Wednesday, August 20, 2008

Biden on Pakistan

CHINATOWN, New York (August 20, 2008) Politix

Last November, Joe Biden predicted that the South Carolina primary would pick the next president. He also directly answered the question: "What the hell do we do about Pakistan?" Senator Joe Biden (D-DE) replied.

"The single most significant thing that we could do to change the international environment according to most scholars is literally to empower women in countries where they're not empowered at all," he said after dealing with the latest round in the Biden-Giuliani street fight. And then, there was Pakistan -- which, unbeknownst to either of us non-Blackberry-wearing fellows, was at that very moment going down the kind of spiral that Biden had warned, in a debate four days earlier, was more frightening than Iran's furtive nuclear program. I asked him, on the heels of Karen Hughes's second departure from the Bush administration, how we worry about Pakistan as a threat while bringing up our 15% favorability rating among its people.

"You've got to have a Pakistani policy and not a Musharraf policy. This administration has a General Musharraf policy. So what you have to do is -- there's a vast majority, a significant middle of the population of Pakistan, [that] is democratic and middle-class. But what's happening is, absent free elections, you're forcing them underground, radicalizing them, and you're giving great sway to that portion of the population that's already radicalized," he said, and argued that aid to education with an eye toward economic development is more conducive to long term goals in the country."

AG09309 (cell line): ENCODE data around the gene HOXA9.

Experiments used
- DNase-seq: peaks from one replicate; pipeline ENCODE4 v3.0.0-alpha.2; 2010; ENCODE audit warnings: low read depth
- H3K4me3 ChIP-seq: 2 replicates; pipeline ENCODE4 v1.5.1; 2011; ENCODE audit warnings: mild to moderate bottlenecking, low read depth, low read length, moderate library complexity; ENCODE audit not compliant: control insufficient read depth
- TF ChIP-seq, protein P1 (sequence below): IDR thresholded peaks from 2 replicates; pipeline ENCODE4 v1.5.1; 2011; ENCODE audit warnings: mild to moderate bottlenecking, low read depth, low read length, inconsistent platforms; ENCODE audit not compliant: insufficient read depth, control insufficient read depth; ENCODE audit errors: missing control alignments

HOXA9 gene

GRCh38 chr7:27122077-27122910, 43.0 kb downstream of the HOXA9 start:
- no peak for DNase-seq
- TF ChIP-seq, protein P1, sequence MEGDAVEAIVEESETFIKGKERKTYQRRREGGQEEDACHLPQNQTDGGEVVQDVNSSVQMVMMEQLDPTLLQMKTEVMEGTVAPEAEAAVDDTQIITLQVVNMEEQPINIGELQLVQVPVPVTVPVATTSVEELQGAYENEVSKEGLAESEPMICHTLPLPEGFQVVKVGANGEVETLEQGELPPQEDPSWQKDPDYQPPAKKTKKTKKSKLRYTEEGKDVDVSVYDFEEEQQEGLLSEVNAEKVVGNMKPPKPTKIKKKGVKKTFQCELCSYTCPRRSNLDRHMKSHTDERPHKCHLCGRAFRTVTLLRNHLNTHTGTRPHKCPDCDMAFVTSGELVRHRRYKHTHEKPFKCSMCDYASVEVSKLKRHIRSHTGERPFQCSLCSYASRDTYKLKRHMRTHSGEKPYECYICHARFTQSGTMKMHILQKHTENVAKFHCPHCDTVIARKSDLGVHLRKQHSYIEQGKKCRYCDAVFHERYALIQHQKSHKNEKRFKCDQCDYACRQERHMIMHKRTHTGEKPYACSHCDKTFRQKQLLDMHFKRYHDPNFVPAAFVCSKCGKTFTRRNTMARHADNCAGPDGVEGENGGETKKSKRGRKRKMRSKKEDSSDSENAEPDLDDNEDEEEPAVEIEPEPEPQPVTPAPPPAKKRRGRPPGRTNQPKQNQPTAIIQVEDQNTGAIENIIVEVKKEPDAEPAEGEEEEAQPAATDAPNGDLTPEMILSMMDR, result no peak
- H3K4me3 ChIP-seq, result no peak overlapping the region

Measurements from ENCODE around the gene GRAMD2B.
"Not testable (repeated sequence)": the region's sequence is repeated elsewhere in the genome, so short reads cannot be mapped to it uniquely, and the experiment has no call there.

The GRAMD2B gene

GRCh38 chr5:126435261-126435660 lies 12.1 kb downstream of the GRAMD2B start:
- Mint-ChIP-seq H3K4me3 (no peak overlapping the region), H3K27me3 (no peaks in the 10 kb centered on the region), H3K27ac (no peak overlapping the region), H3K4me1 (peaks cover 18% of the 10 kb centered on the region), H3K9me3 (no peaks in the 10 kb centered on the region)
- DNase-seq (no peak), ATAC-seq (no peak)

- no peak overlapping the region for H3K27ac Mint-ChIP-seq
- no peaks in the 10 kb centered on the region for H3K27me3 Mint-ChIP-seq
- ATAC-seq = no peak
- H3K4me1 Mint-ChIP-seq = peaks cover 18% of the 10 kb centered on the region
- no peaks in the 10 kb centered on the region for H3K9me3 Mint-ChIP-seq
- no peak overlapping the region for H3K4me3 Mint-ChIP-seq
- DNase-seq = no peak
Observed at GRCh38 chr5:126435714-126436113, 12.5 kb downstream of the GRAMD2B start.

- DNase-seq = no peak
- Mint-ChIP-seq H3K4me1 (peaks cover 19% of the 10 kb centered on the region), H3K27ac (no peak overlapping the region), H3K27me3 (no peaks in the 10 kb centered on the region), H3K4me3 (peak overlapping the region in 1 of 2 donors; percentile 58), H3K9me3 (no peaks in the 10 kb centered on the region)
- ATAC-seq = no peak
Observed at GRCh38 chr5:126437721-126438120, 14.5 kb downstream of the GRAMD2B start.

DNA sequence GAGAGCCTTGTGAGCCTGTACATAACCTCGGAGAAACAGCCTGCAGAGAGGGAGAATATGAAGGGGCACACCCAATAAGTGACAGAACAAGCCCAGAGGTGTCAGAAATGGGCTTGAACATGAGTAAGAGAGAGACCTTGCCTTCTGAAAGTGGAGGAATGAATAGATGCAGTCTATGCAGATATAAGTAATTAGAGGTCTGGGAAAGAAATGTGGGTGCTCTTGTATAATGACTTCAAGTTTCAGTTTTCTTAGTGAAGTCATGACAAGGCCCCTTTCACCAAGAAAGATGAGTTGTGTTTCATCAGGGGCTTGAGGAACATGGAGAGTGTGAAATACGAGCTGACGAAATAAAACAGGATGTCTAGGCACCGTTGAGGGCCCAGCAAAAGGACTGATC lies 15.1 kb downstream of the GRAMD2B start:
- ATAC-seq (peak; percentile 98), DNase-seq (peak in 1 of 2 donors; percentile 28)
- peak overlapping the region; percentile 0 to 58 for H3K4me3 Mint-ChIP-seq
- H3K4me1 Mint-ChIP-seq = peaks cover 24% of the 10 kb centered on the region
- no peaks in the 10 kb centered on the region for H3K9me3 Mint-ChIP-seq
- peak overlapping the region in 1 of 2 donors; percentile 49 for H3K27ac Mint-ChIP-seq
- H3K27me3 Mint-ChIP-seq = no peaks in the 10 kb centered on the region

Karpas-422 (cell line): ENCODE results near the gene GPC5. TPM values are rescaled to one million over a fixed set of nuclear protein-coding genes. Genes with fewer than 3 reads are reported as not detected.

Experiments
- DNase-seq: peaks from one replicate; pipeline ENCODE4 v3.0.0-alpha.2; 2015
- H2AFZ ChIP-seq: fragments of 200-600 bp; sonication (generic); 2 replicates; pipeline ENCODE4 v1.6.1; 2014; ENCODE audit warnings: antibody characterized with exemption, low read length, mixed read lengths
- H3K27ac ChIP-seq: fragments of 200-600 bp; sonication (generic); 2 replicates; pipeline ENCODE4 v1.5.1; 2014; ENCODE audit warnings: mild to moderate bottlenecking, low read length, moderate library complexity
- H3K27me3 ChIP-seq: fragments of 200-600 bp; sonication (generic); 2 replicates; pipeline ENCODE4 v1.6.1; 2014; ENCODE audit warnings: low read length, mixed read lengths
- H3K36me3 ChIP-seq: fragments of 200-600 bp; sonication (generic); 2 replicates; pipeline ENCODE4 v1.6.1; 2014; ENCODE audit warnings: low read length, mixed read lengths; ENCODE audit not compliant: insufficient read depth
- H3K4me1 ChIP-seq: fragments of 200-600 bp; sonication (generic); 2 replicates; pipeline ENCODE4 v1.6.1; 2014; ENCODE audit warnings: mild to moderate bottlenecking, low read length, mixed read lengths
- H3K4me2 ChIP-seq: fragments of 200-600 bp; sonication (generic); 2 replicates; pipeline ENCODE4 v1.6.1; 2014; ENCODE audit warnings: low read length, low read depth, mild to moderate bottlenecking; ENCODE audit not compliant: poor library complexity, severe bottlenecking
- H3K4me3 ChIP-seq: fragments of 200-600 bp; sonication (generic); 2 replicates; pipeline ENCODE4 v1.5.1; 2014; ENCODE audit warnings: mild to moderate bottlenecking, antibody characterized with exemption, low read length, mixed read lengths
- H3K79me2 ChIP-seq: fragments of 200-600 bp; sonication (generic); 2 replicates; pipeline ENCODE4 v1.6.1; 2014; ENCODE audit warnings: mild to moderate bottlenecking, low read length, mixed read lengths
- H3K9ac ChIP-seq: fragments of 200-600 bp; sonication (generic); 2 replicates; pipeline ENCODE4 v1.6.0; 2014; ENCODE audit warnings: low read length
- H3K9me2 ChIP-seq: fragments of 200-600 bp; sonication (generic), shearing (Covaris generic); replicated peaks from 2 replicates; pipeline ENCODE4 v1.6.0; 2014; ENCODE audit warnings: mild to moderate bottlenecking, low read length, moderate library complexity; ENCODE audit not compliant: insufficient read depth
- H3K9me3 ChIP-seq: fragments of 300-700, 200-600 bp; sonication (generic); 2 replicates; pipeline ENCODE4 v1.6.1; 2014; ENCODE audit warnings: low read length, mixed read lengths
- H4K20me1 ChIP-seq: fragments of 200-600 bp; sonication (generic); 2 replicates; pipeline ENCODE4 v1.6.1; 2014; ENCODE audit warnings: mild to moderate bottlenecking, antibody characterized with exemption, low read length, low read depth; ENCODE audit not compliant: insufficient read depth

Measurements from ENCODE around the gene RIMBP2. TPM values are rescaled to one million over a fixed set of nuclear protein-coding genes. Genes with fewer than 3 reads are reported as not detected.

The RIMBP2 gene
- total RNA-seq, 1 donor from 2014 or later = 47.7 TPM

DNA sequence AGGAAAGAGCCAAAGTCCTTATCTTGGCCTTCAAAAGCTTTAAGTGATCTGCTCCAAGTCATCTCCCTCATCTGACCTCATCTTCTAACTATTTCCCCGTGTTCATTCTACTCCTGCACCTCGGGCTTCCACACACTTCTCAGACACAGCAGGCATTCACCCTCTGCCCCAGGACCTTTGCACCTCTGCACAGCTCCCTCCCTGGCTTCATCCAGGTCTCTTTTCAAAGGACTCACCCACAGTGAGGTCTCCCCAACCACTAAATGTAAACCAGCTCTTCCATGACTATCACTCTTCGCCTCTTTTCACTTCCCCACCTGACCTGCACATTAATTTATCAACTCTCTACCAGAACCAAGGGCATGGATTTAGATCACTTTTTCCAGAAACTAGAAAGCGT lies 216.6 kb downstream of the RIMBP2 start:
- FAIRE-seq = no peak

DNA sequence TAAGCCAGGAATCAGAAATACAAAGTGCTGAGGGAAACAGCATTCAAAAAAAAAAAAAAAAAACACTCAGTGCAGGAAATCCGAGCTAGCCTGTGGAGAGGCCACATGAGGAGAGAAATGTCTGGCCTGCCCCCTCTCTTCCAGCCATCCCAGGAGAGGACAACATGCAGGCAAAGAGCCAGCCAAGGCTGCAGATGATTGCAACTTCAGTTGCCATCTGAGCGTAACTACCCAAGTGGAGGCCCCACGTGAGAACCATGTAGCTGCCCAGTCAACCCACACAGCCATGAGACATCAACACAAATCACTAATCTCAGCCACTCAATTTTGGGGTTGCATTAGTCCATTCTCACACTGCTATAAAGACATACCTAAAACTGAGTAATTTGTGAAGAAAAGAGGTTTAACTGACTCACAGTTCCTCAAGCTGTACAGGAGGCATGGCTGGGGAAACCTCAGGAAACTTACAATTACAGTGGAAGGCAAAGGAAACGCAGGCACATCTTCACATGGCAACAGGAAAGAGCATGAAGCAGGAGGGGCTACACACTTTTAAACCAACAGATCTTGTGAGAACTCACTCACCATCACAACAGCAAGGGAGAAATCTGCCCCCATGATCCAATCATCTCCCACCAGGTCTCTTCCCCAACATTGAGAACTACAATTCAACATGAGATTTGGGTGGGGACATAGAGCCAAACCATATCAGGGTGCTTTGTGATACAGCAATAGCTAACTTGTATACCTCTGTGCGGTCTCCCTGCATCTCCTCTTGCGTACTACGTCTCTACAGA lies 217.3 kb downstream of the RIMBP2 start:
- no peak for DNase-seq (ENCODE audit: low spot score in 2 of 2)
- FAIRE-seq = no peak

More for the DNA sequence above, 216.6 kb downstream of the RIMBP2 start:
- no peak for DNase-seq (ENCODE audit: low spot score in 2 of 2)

Biden's response was to the question by Off-the-Bus's Shelby Highsmith (HuffPo Off-the-Bus) who reported it directly ("Biden: SC Will Pick the Next President" posted November 6, 2007). My commentary at the time follows.

Commentary reply to BIDEN in HuffPo nov6-07
Regarding Pakistan, Senator Biden must surely have dreaded the day that Musharraf's "emergency" came to fruition. With Islamists now controlling the Swat Valley and expanding areas in North-East Pakistan, the stakes cannot be higher. Biden knew very well the likelihood of such tension.

Biden, Edwards and Dodd are the Democratic candidates that show the most capacity to think beyond the present into the near-future difficulties that confront our next president. They recognize the interconnectedness of Iraq-Iran-Afghanistan-Pakistan-Kashmir. Uzbekistan and Tadjikistan will certainly be the next fronts if Afghanistan goes badly. The Taliban resurgence is remarkable for its resilience but also for the Bush administration's failure of focus.

The Iraq War has damaged America's moral reputation, decreased our national security, and increased terrorism worldwide. That's pretty well acknowledged but Senator Biden goes deeper.
To his credit, Biden's proposal to federate Iraq into tripartite administrations is not dissimilar to Turkey's Ottoman solution (pre-WWI). As Senator Biden is aware, the British held onto Iraq for the oil and especially Kirkuk. My oppositon to the invasion was grounded in knowing that without a post-conflict solution for Kirkuk and Mosul that Sunni-Shia conflict of the worst sort was inevitable.

"We must dedicate this nation to the policy of the 'good neighbor' - the neighbor who respects his obligations and respects the sanctity of his agreements in and with a world of neighbors.” - Franklin Delano Roosevelt

That must be balanced with realistic hard choices on the part of the next American administration. ///

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